This is Dinner Almost Impossible dish for March: Chicken breast stuffed with herb soaked garlic, fresh basil, parsley, oregano, harissa sauce, baharat spice. This chicken is pan seared and then steam baked. The dish comes with two sauces: sweet corn pepper pureé and mustard wasabi sauce. The two sauces are suppose to be eaten together.

My guests had difficulty believing this dish had no cream or butter. I used lean chicken breast and grape seed oil. The pan-seared-steam-baking ensures nice crust and maximum moisture inside the chicken. Everything else is just calorie-less spices and herbs. Every ingredient were natural or organic. It is also easy to put together and can be prepared in advance. The chicken can be eaten without the sauce, but the mustard sauce really enhances the dish.

My butchers at Market Meat taught me how to properly butterfly chickens to ensure the chicken is tender but not too soggy. I will spent a whole post on butterflying techniques later, but Market Meat would be more than happy to butterfly meat for their customers. The olive oil mix left over from this recipe can be used for other dishes or salad dressing.

Ingredient: (serves 2)
  • 1 whole boneless and skinless chicken breast
  • 2 bulbs of garlic (peeled)
  • 1 spring of rosemary
  • 2 springs of thyme
  • 1 cup of olive oil
  • 4 leaves of fresh basil (or 2 tsp of dried basil)
  • 4 springs of fresh oregano (or 1 tsp of dried oregano)
  • 2 springs of fresh parsley (or 1 tsp of dried parsley)
  • 2 tsp harissa sauce
  • 1 tsp baharat spice
  • 2 Tbsp vegetable oil
  • 4 Tbsp Mustard or Wasabi Mustard (you can buy it at 7 seas or Whole Foods)
  • ½ cup White Wine
  • ½ cup Vegetable or chicken broth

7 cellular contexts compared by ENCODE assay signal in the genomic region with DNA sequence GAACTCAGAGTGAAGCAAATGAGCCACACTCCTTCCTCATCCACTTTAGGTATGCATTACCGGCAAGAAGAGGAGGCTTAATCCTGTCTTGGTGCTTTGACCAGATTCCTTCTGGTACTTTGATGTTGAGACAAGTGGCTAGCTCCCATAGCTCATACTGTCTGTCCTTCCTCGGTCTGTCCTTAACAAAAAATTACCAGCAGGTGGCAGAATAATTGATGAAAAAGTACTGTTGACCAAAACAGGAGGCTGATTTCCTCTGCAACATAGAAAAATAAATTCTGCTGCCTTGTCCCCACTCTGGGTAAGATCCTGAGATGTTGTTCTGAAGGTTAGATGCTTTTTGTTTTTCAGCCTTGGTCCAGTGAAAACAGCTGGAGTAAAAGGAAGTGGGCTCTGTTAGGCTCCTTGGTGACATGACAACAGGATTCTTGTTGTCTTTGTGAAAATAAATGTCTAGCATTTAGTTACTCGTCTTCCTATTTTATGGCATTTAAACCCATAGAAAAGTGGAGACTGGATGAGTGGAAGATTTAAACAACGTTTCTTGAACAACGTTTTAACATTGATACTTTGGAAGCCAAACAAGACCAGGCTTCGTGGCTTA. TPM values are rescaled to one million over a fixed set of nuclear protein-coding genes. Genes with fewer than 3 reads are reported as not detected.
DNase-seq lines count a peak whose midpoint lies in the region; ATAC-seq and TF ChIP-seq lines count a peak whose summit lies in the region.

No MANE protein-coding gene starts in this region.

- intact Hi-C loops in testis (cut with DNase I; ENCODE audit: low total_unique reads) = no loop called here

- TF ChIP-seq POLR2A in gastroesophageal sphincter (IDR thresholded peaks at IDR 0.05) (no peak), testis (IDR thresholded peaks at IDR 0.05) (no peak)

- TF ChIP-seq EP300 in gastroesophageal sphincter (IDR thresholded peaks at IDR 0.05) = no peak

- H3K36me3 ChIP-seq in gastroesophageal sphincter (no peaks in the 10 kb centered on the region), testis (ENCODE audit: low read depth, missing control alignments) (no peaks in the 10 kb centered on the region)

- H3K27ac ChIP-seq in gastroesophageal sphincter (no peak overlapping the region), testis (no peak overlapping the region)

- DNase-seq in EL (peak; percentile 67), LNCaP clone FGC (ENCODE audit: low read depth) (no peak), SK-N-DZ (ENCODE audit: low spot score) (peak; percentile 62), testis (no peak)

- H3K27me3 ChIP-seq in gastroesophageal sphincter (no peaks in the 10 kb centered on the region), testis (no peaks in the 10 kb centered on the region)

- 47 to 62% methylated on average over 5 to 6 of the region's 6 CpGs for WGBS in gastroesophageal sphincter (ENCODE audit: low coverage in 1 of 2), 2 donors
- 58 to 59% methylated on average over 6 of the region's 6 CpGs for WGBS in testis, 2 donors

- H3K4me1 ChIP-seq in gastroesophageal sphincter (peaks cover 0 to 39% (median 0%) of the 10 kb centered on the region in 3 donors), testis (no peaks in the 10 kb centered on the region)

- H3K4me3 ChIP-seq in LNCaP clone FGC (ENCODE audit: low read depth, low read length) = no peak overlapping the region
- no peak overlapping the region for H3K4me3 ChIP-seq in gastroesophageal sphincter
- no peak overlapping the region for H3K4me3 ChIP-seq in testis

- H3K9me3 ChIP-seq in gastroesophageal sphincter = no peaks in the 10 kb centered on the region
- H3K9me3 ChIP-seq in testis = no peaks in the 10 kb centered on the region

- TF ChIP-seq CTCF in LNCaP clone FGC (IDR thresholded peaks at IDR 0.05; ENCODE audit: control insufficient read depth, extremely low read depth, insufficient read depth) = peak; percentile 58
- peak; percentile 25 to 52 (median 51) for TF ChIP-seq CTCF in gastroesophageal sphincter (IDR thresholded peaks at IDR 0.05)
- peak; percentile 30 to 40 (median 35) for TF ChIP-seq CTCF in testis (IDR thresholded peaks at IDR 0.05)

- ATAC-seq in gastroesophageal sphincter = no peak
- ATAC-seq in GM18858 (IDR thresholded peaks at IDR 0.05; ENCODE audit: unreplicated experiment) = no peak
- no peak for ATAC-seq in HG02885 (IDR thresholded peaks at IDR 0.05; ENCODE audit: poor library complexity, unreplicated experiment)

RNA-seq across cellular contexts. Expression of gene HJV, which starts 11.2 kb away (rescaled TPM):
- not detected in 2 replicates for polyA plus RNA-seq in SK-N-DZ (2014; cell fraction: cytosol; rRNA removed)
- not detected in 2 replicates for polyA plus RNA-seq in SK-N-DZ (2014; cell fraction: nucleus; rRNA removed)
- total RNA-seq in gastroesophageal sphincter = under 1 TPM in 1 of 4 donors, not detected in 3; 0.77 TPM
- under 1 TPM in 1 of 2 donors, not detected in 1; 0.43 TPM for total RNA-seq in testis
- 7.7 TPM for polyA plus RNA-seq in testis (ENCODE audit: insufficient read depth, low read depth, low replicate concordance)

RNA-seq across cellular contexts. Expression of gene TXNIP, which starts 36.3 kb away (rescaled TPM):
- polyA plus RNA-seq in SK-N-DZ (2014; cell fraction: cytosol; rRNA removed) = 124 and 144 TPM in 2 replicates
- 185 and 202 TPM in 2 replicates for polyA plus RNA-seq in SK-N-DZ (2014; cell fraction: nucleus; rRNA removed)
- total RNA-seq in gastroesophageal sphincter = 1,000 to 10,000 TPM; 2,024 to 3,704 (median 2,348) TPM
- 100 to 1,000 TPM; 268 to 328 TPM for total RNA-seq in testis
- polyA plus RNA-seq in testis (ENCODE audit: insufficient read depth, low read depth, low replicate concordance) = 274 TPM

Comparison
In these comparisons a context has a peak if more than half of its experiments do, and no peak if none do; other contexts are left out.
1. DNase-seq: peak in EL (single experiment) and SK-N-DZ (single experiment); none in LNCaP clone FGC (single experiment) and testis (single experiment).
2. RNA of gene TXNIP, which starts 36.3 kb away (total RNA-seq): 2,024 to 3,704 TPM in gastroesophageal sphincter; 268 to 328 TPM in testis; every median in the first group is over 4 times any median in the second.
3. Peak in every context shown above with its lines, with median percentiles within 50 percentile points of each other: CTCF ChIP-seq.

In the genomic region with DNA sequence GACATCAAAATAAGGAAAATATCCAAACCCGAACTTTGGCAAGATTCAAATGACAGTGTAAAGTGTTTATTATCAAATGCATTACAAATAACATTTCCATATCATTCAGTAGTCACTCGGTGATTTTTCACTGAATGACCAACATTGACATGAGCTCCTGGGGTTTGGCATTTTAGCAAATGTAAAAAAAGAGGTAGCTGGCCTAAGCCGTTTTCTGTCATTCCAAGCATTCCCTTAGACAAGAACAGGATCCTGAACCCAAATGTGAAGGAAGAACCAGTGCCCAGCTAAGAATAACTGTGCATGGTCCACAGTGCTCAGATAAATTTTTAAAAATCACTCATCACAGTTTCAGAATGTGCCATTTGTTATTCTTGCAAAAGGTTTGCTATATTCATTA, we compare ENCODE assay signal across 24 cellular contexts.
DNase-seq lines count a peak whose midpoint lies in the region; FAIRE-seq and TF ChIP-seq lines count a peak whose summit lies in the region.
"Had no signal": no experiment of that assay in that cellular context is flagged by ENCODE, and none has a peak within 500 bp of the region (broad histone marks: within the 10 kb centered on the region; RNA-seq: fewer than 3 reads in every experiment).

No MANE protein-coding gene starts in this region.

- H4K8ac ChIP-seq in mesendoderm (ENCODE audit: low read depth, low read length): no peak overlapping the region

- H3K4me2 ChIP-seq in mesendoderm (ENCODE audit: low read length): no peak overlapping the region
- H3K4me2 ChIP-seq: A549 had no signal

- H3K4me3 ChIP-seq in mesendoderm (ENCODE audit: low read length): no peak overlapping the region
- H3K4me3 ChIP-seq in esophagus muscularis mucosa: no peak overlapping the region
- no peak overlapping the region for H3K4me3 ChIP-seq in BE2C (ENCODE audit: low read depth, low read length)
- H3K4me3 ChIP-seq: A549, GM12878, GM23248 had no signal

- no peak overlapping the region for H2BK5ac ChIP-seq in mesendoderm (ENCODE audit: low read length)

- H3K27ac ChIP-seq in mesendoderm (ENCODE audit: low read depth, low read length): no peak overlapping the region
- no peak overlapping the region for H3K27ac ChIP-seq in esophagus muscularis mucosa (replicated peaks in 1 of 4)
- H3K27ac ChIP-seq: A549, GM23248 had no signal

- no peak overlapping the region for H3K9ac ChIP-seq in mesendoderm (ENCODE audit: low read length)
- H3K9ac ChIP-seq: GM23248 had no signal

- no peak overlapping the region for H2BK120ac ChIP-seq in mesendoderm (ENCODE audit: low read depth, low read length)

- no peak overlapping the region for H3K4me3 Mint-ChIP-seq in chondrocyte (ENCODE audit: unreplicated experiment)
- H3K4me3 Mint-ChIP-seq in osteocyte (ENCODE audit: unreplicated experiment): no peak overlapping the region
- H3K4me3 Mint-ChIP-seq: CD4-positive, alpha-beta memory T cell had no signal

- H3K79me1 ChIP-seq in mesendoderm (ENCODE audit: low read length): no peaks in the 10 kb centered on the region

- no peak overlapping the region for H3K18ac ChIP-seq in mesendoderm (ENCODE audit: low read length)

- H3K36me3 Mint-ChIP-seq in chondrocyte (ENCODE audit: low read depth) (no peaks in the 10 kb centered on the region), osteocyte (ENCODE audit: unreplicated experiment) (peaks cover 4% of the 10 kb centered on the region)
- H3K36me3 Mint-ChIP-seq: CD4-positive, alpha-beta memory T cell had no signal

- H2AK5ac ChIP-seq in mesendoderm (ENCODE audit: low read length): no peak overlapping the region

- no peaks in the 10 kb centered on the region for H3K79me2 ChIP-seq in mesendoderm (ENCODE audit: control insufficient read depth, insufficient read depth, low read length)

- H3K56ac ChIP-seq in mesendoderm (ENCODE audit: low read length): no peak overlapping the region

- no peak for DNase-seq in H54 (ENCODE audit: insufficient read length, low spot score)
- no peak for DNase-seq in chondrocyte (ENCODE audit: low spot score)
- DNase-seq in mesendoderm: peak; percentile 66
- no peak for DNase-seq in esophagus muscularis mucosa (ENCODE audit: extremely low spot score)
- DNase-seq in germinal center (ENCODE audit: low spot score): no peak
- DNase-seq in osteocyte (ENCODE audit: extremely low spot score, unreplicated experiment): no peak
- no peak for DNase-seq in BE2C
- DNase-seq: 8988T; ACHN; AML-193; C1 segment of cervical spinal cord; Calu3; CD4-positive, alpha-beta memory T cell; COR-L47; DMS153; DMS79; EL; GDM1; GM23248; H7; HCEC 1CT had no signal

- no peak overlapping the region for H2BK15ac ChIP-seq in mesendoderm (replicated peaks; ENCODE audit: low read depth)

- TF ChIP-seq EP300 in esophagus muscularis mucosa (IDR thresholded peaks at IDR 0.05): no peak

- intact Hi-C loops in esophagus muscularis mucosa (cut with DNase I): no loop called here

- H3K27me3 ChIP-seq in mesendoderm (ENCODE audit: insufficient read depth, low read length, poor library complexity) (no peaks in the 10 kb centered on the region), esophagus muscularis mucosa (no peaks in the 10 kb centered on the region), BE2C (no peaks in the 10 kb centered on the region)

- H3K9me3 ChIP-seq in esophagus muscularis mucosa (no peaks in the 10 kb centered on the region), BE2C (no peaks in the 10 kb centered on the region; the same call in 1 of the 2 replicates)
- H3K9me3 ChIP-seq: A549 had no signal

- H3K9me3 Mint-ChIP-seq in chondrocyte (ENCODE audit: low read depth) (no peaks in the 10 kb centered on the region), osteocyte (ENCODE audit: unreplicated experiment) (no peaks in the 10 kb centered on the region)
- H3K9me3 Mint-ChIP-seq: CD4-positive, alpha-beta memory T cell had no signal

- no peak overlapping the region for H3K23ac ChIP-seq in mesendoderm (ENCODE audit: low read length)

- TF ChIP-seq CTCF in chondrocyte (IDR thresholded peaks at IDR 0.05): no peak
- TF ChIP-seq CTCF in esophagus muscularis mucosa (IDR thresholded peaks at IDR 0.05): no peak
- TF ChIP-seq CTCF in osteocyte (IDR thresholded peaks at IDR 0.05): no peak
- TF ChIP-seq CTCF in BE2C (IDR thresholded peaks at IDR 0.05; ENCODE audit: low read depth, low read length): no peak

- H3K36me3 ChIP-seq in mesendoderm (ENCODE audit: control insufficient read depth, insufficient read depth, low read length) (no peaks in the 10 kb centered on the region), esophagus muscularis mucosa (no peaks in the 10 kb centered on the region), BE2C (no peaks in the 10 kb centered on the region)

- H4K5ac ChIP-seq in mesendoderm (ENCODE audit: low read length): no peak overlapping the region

• Salt and pepper

Instruction: Preheat oven to 375˚F

1. In a sauce pot or small pan, heat olive oil, garlic, rosemary and thyme at simmer to low heat for 20 minutes or until the garlic is slightly brown (the longer it takes the better).
2. Meanwhile, chop parsley, basil, and oregano. Then cut the whole chicken breast in two pieces and butterfly each. Salt and pepper both side of the chicken.
3. Spread harissa sauce on one side of the chicken and then sprinkle on baharat spice.

If you are quick and still waiting for your garlic to cook. Prepare parchment paper for steam baking. If you don't have parchment paper, line a baking pan with aluminum foil. The paper or foil has to be big enough to create a steam pouch for the chicken later.

4. Once the garlic is ready (aromatic and slightly brown outside). With a slotted spoon or chopstick, remove the garlic from the oil. Alternatively, you can use a strainer to extract the garlic. Place the garlic on a piece of paper towel to soak the left over oil.
5. Line the garlic horizontally ½ inch away from the narrower edge of the chicken. Line the chopped herbs on top or beside it. Use a pairing or butter knife, hold the garlic in line and fold the chicken over and make a roll.
6. Heat vegetable oil in a non-stick pan to medium-high heat. Sear the chicken roll up on all sides, before placing in steam pouch.
7. Fold up the steam pouch and bake it for 15-20 minute or until the internal temperature of the chicken reaches 160˚F.
8. In the mean time, add mustard, wine wine, chicken broth, unused garlic to the pan that was used to sear the chicken. Simmer until the liquid is reduced to about ¼ of the original amount.

If you are preparing this in advance, you can wrap the raw chicken roll in cling film and store it in the fridge overnight.

For wine pairing, an unoaked fuller body white wine with really ripe juicy fruit would be the ideal. Wine such as New Zealand Sauvignon Blanc or Australian Chardonnay would be good. If you are daring, try reds such as Beaujolais or Chiliean Merlot.

Sunday, March 28, 2010

Dinner Almost Impossible: March

I play this facebook game called Restaurant City. You can design your own restaurant and level different dishes using different ingredients. These are their graphics. Aren't they cute?

Dinner Almost Impossible (DAI) started in January when I entered an online cooking contest where I need to create a dish using 3 specific ingredients and submit photos and recipe at the end of the month. I would spend the month trying to come up with something and Peter would take the pictures. Although the contest was put on hold for March and April, I wanted to continue my monthly cook-off. I had Alice, Jessica, and Mike choose the ingredients: Wasabi, Corn, Chicken.